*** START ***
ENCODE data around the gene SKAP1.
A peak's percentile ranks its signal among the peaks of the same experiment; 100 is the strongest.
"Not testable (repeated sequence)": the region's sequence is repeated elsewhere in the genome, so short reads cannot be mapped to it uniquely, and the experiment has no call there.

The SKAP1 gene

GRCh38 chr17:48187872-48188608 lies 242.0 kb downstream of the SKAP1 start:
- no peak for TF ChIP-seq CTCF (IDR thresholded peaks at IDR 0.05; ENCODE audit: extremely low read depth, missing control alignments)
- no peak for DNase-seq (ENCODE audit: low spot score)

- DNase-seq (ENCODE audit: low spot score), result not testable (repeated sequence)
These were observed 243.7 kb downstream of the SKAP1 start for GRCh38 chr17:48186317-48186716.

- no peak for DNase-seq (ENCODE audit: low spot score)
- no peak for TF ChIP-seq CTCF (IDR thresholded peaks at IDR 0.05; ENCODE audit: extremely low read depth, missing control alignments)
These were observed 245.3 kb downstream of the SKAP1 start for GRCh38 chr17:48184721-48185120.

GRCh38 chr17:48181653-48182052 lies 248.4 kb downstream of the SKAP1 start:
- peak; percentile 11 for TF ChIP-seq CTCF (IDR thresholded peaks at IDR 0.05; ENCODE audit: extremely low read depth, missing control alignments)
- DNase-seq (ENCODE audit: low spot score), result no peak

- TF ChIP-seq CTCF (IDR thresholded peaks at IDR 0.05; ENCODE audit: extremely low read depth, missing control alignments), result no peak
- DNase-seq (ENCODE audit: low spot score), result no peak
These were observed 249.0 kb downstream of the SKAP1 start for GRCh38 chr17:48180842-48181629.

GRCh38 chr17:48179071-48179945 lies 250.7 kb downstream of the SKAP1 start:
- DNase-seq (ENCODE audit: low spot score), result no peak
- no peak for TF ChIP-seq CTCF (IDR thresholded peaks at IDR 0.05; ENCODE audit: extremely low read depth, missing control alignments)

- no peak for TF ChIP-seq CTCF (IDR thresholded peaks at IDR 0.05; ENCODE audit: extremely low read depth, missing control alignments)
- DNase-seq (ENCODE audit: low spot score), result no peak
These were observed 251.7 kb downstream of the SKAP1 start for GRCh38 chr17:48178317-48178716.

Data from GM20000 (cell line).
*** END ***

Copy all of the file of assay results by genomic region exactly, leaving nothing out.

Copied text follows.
ENCODE data around the gene SKAP1.
A peak's percentile ranks its signal among the peaks of the same experiment; 100 is the strongest.
"Not testable (repeated sequence)": the region's sequence is repeated elsewhere in the genome, so short reads cannot be mapped to it uniquely, and the experiment has no call there.

The SKAP1 gene

GRCh38 chr17:48187872-48188608 lies 242.0 kb downstream of the SKAP1 start:
- no peak for TF ChIP-seq CTCF (IDR thresholded peaks at IDR 0.05; ENCODE audit: extremely low read depth, missing control alignments)
- no peak for DNase-seq (ENCODE audit: low spot score)

- DNase-seq (ENCODE audit: low spot score), result not testable (repeated sequence)
These were observed 243.7 kb downstream of the SKAP1 start for GRCh38 chr17:48186317-48186716.

- no peak for DNase-seq (ENCODE audit: low spot score)
- no peak for TF ChIP-seq CTCF (IDR thresholded peaks at IDR 0.05; ENCODE audit: extremely low read depth, missing control alignments)
These were observed 245.3 kb downstream of the SKAP1 start for GRCh38 chr17:48184721-48185120.

GRCh38 chr17:48181653-48182052 lies 248.4 kb downstream of the SKAP1 start:
- peak; percentile 11 for TF ChIP-seq CTCF (IDR thresholded peaks at IDR 0.05; ENCODE audit: extremely low read depth, missing control alignments)
- DNase-seq (ENCODE audit: low spot score), result no peak

- TF ChIP-seq CTCF (IDR thresholded peaks at IDR 0.05; ENCODE audit: extremely low read depth, missing control alignments), result no peak
- DNase-seq (ENCODE audit: low spot score), result no peak
These were observed 249.0 kb downstream of the SKAP1 start for GRCh38 chr17:48180842-48181629.

GRCh38 chr17:48179071-48179945 lies 250.7 kb downstream of the SKAP1 start:
- DNase-seq (ENCODE audit: low spot score), result no peak
- no peak for TF ChIP-seq CTCF (IDR thresholded peaks at IDR 0.05; ENCODE audit: extremely low read depth, missing control alignments)

- no peak for TF ChIP-seq CTCF (IDR thresholded peaks at IDR 0.05; ENCODE audit: extremely low read depth, missing control alignments)
- DNase-seq (ENCODE audit: low spot score), result no peak
These were observed 251.7 kb downstream of the SKAP1 start for GRCh38 chr17:48178317-48178716.

Data from GM20000 (cell line).